Directed By: Daniel Espinosa
Written By: David Guggenheim
Starring: Denzel Washington, Ryan Reynolds, Robert Patrick, Vera Farmiga, Brendan Gleeson
Action is a genre that tends to go in trends. During the 80’s we had the overblown muscle bound action films like Rambo and Commando. That changed after the success of Die Hard in the late 80’s, then once again in the late 90’s with The Matrix. Lately action films have been attempting to replicate the style and tone of the Bourne series. Safe House is the latest proof of that trend. While it won’t go down as new high watermark for the genre it will serve as example of why imitation can be the best kind of flattery.
In Safe House Ryan Reynolds plays Matt Weston, a still wet behind the ears C.I.A. agent, who has been stationed at a safe house in Cape Town, South Africa. I know fanboys have a lot of distain for Reynolds, especially after the outcome of Green Lantern. (Though in my opinion he had little to do with the negative result of that film) In this Reynolds has been given the straight guy role. You won’t find any type of humor or sarcasm in Reynolds performance. Weston assignment of guarding the safe house has him bored out of his mind as he does nothing but stare at walls all day. However, that all changes when one of C.I.A.’s most wanted, Tobin Frost, is caught in Cape Town and brought to his location. Frost is played ever so vigorously by Denzel Washington. While Washington’s performance is the more memorable one it’s made more effective by Reynolds. Often the straight man is under appreciated so I feel it is necessary to point out the importance of what Reynolds was doing. While the character wasn’t extremely dynamic it is his anchor to reality that gives Denzel Washington barriers to break. While watching I couldn’t help being reminded of Training Day. The relationship between characters in this film felt eerily similar.
The relationship in Safe House does begin in a lot more dire straits however. Shortly after Frost arrives at the safe house he is tortured for information. A lot was made of the fact that Denzel was actually water boarded during filming. (https://usat.ly/y9z5iU). Having that information made watching that scene quite difficult. Denzel played the entire sequence perfectly. That shows why he such a respected actor. To put that dedication into action thriller is rather incredible. After the attempt to retrieve information from Frost the safe house falls under attack. With no other choice of action Weston flees the house into the shadows of Cape Town with Frost as his prisoner. He must rely on his own skills, his superiors, and possibly even Frost to survive. Weston begins to feel pressure for all sides and he must decide how he will play the game that was forced onto him. Not surprisingly Frost makes things more difficult he is not afraid to play mind games to place a wedge between Weston and his supposedly trustworthy supervisors in Washington. With possibly no one to relay on the only certain thing for Weston is he will finally get the action and responsibility he has been longing for.
One of the biggest things Safe House has going for it is the cast is rather strong. Unfortunately the full cast was never fully utilized. Besides the two leading stars you also have Vera Farmiga and Brendan Gleeson playing government agents working in Washington. Though I enjoy both actors their characters were one of the biggest elements that felt like a rehash from other action thrillers. While the performances are fine the actual characters were rather stereotypical. Rehashing is a common theme in Safe House. The action aesthetic the film uses feels rather familiar. The action is frenetic with a big use of shaky cam. Using that style will no doubt ignite some irritation for those who are not a fan of that type of camera work. That is not to say the action is not enjoyable. A lot of action had quite a rigid brutality to it. There were sequences where every progression in the action was earned with a raw sense of reality. However at times that dedication to that style was lost and we were left with action that felt a little more cartoonish. That unevenness haltered gritty environment that was being established.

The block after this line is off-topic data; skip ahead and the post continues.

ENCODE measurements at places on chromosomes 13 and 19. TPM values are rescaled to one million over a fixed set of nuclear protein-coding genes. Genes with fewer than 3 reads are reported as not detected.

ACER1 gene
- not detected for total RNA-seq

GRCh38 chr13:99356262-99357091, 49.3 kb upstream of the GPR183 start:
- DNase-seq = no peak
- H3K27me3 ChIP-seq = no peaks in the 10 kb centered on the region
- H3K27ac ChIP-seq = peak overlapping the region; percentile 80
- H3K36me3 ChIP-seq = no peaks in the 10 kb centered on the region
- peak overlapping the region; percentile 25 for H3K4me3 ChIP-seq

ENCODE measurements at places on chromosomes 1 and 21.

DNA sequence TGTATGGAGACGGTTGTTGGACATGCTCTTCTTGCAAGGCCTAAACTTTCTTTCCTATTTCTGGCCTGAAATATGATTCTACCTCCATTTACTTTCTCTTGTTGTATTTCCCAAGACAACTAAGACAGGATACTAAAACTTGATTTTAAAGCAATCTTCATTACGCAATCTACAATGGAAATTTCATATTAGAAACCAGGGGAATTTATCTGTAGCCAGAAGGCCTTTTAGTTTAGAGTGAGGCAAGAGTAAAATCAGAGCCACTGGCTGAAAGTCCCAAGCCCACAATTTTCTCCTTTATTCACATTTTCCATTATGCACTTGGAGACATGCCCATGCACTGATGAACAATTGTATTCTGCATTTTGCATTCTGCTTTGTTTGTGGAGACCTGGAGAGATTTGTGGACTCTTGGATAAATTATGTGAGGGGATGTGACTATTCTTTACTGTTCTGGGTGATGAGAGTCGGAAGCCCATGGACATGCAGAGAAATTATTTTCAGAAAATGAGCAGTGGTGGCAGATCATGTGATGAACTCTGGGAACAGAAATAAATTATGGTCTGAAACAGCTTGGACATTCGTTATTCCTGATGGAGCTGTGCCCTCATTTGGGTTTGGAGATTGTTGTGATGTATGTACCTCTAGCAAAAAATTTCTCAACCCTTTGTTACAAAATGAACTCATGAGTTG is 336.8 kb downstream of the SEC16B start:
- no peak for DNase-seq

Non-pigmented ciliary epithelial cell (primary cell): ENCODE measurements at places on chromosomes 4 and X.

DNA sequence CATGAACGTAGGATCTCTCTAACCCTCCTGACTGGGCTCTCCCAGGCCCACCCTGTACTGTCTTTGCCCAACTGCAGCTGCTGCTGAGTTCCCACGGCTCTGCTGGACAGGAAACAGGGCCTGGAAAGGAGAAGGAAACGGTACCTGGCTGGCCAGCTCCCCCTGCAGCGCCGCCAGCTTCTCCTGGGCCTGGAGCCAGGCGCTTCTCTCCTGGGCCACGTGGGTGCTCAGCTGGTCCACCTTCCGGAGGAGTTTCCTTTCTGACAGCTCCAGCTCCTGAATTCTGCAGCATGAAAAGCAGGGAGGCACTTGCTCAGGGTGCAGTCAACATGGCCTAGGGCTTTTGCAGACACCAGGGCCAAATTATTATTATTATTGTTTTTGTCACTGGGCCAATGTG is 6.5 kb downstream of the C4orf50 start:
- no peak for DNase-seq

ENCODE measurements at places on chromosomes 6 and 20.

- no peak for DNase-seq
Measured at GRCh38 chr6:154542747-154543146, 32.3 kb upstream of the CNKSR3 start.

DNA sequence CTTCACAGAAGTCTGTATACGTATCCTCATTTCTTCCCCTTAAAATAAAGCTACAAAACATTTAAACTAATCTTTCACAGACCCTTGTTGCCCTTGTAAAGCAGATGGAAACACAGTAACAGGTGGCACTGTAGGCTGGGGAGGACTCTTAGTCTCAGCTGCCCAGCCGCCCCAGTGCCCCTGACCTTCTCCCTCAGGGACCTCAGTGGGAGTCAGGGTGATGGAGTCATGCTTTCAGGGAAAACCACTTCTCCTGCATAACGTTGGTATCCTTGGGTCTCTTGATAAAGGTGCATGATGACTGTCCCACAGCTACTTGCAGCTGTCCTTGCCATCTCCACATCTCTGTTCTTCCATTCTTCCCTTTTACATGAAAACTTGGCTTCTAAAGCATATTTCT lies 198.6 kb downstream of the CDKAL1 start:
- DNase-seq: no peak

While the action didn’t hold steady one thing that did was the performances of Denzel Washington and Ryan Reynolds. Saying Denzel gives a great performance is nearly the equivalent of stating the movie has a title. Both are basically givens. The character he creates in this is part terrifying and part awe inspiring. While the script itself doesn’t flesh out the character all that much Denzel’s portrayal provides Frost with a personality you both fear and appreciate. There is a high confidence with the character, but there are moments when the confidence falters in quick flashes of fear and unknowing. Those moments go a long way in adding a high level of tension that would have not of been there otherwise. Reynolds is no slouch himself. Like I mentioned previously while he has the straight role he too brings a lot to his character. There was a good mixture of confidence and self-doubt with an underlying feeling of innocence. What would have been an average action thriller was without a doubt made more effective through its leading actors. That is due to the fact that the plot is rather thin and predictable. While there are twists and turns most you can see coming from the film’s onset. Though I never felt the movie was ever trying to hide its hand. It seemed rather content on telling a simple story with fun performances. In the end you’re left with a movie that is enjoyable yet forgettable. While it is a solid piece of entertainment it doesn’t go beyond being more than that. It had potential but lacked effort in a few key areas. If you go in looking for a masterpiece of action you will surely be disappointed, but if you simply want something of solid entertainment you will most likely be pleased with what you get.